The National Institute of Health estimates that 100 million Americans, or around a third of the US population, live with a chronic pain condition. While the economic burden, more than US$500 billion annually, is well documented, increasingly studied is its wide-ranging impact on mental health and the growth in opioid addiction.
As such, scientists are eager to develop effective non-opioid, gene-based ways to disrupt the pain signaling experienced in chronic conditions, in the hope that it can vastly improve one’s quality of life without any negative side effects.
The latest promising discovery comes out of the New York University (NYU) College of Dentistry’s Pain Research Center, which has developed a novel targeted therapy to alleviate pain delivered by an engineered virus.
“There is a significant need for new pain treatments, including for cancer patients with chemotherapy-induced neuropathy,” said Rajeesh Khan, director of the center and professor of molecular pathobiology at NYU Dentistry. “Our long-term goal is to develop a gene therapy that patients could receive to better treat these painful conditions and improve their quality of life.”
What makes their findings different is that it indirectly targets the NaV1.7 sodium channel, which is is found at the end of pain-detecting nerves, and has been the focus of a lot of research into tackling chronic pain so far. Instead of trying to block the sodium channel, in order to disrupt messages along those pain nerves, the scientists indirectly regulated it with a protein known as CRMP2.
“Our study represents a major step forward in understanding the underlying biology of the NaV1.7 sodium ion channel, which can be harnessed to provide relief from chronic pain,” said Khanna. “CRMP2 ‘talks’ to the sodium ion channel and modulates its activity, allowing more or less sodium into the channel.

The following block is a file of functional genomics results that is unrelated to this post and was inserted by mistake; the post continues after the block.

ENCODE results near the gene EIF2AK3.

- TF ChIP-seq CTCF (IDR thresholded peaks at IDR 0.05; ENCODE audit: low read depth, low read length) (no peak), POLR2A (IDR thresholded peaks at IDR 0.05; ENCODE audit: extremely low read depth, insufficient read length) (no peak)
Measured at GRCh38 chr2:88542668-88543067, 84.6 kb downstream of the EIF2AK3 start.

“If you block the conversation between Nav1.7 and CRMP2 by inhibiting the interaction between the two, we can dial down how much sodium comes in,” he added. “This quiets down the neuron and pain is mitigated.”
The researchers found the region within the NaV1.7 channel where CRMP2 binds to it to regulate its activity. Interestingly, the protein didn’t bond to other sodium ion channels, suggesting it has a unique ability to disrupt this pathway for therapeutic uses.
“This got us really excited, because if we took out that particular piece of the NaV1.7 channel, the regulation by CRMP2 was lost,” said Khanna.
In an animal study, the scientists created a peptide from the channel corresponding to that binding region and inserted it into an adeno-associated virus to deliver it to neurons, where it would disrupt NaV1.7 function.
When the engineered virus was given to mice with chronic pain, such as sensitivity to touch, heat or cold, and peripheral neuropathy from chemotherapy, it took between a week and 10 days for the animals’ pain to be reversed.
They also gauged its inhibiting abilities on the cells of primates and humans. The team cautions more work is needed, but they believe the success of their research will translate into a therapy for humans.
“We found a way to take an engineered virus – containing a small piece of genetic material from a protein that all of us have – and infect neurons to effectively treat pain,” said Khanna. “We are at the precipice of a major moment in gene therapy, and this new application in chronic pain is only the latest example.”
The study was published in the journal Proceedings of the Natural Academy of Sciences (PNAS).
Source: New York University